There is no doubt that we are entering the most important election of our lifetimes. As many as 5.2 million people remain disenfranchised because of a felony conviction, and hundreds of thousands of re-enfranchised voters still face voter suppression and intimidation tactics. It is critical that all re-enfranchised voters be able to vote without fear or intimidation. Their voices must be heard to ensure that we have a government that represents all and not just a select few.
JustLeadershipUSA is dedicated to ensuring that re-enfranchised voters are able to safely and effectively cast their ballot this election, despite mounting attempts at voter suppression, designed to silence and exclude Black and Brown communities and directly impacted voices. Ensure your voice, and the voices of your community, are heard this election cycle! Use this guide to create a voting plan, share with friends and family, and ensure that you’re prepared and informed for November 3.
Unsure of your voter registration status?
In some states, you can register to vote ON election day.
Felony disenfranchisement laws vary from state to state.
In certain states, you can vote in prison or on parole and if you can vote with a felony conviction.
This October, JLUSA South Carolina Statewide Organizer Lester Young, Jr. registered to vote for the first time in his life after serving two decades in prison.
You may need a provisional ballot if your name does not appear on the voter registration record, if you do not have ID, or if your eligibility to vote is in question. Although federal law mandates provisional voting processes, these processes can vary widely from state to state. (Ballotpedia)
The election judge at your polling place is required by law to give you a provisional ballot, with a receipt. This receipt provides information that might be needed to follow up and make sure your vote is counted. (FindLaw)
Any residents who can’t see well, have a disability, or have trouble reading or writing or understanding English can bring someone with them to the polls. This can be a friend or relative, but can’t be a boss or labor union representative. (CNN)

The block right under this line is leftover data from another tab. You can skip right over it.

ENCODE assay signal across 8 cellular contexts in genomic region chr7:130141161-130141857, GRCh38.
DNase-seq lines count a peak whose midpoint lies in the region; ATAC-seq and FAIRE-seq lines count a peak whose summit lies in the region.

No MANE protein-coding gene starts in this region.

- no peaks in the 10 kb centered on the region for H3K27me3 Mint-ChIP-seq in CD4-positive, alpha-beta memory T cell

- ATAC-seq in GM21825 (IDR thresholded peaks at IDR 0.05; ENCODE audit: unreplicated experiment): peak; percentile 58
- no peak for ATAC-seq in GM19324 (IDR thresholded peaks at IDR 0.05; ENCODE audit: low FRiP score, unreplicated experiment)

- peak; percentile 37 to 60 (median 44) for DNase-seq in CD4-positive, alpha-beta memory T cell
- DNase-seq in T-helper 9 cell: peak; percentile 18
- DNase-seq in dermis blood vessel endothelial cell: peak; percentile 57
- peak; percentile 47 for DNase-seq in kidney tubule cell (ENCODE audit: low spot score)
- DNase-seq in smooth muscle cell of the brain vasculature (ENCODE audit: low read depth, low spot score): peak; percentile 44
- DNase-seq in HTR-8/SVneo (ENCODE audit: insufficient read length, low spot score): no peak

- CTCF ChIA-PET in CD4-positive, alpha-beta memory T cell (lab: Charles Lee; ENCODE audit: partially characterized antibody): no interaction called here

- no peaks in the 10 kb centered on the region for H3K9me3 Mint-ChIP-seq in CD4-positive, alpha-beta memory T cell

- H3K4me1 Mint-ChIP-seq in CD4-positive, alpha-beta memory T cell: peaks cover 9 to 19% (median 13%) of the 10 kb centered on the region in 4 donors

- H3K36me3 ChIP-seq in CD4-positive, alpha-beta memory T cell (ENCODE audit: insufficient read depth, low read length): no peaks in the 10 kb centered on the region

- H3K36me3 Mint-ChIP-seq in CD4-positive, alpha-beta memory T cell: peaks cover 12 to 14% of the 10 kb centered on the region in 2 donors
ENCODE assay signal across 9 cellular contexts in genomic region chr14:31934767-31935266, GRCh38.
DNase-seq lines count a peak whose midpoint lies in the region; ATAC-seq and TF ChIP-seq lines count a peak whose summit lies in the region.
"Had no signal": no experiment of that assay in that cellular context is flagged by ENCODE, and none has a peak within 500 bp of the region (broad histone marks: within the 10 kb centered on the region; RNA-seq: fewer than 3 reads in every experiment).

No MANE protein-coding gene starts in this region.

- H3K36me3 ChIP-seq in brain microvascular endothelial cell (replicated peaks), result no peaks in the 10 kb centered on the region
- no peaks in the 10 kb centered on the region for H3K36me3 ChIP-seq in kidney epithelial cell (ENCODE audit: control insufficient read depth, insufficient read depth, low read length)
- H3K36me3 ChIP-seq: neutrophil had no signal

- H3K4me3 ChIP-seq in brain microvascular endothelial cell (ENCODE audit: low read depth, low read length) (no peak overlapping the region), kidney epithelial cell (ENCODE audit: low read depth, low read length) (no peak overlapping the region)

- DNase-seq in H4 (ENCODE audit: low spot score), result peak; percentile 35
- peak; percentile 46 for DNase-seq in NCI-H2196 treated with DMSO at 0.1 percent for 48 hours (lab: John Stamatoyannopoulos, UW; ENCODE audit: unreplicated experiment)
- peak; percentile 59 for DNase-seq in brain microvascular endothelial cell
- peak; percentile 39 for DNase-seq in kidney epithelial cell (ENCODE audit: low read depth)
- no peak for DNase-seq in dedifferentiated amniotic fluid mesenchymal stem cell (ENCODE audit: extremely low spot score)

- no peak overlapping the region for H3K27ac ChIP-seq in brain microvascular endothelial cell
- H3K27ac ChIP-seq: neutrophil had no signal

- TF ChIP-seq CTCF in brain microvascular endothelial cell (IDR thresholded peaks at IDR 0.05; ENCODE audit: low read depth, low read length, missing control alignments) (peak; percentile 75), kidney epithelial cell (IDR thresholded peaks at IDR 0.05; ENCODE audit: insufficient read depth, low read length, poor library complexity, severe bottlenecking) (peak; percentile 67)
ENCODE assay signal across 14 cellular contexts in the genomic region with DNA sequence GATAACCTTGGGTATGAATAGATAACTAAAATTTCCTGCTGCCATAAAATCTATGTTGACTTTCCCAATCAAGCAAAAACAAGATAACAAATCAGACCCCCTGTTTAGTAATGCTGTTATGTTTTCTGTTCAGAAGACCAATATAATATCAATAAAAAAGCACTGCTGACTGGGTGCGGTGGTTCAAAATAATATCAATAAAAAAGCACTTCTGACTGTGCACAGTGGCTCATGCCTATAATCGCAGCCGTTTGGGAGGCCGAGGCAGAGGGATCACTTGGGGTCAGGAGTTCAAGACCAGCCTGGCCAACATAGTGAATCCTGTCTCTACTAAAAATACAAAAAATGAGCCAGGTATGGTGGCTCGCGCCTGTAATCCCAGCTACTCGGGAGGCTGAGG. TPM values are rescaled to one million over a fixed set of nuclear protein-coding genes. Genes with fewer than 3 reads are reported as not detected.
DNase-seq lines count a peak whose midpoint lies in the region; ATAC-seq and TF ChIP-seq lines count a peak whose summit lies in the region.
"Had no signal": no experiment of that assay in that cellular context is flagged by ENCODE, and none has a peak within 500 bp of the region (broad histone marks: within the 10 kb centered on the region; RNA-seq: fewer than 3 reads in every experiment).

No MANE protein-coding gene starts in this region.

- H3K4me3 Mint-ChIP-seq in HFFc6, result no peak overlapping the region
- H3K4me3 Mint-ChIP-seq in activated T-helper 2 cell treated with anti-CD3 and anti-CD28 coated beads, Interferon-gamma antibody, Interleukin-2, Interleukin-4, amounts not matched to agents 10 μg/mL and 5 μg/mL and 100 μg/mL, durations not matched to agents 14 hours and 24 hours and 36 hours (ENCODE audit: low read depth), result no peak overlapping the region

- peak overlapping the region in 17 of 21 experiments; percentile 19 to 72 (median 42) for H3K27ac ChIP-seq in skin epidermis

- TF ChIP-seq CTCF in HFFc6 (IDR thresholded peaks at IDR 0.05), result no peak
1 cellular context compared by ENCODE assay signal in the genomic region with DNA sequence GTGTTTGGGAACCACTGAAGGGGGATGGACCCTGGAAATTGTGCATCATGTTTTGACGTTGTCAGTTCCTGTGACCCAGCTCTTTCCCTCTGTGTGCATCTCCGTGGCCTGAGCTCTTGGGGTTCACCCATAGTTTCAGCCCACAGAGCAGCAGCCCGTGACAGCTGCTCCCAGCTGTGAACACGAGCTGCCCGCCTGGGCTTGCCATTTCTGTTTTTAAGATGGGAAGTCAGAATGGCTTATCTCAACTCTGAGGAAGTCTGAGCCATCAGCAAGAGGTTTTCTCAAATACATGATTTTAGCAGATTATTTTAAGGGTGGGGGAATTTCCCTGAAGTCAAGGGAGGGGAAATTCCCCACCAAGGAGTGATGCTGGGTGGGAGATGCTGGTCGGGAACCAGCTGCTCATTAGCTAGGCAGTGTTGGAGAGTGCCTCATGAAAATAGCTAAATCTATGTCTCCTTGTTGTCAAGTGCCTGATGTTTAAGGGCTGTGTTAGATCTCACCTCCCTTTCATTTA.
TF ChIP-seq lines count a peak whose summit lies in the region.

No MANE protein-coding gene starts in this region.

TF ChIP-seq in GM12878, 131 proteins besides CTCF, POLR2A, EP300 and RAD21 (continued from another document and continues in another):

If English is not your primary language or if you are a voter with a disability, your polling place may offer special assistance. Contact your local elections office for details.
President Trump has said he wants to dispatch law enforcement officials to polling places to guard against voter fraud – but it is unlikely that he can legally do so.
Federal law prohibits the use of troops at polls and the President has no authority over local law enforcement. However, some cities have planned a larger police presence at polling locations in response to potential unrest at the polls.
Trump’s call for people to “go into the polls and watch very carefully” has some voting rights advocates concerned this will inspire violence and intimidation from private militias and other right-wing groups. According to NPR, five states — Georgia, Michigan, Pennsylvania, Wisconsin and Oregon — have the highest risk of seeing increased militia activity around the elections: everything from demonstrations to violence.
Here’s how to identify private militias at your polling place and what to do if you encounter them. In some states, it may be illegal to record incidents of voter intimidation or harassment at your polling place.
Find out who is running for office in your community and learn more about where they stand on the issues that matter to you.
You can bring your notes, a voter’s guide, or a sample ballot into the voting booth. This frees you from having to memorize your choices for candidates and ballot initiatives. Some polling places do restrict cell phone use, so bring paper copies instead of using your phone. Check the rules with your local election office before you go. (USA.gov)
In some states, it may be illegal to take a photo of your ballot or to use your phone in the voting booth.
Find out where.
If you experience problems on election day, you can call:
(Asian multilingual assistance)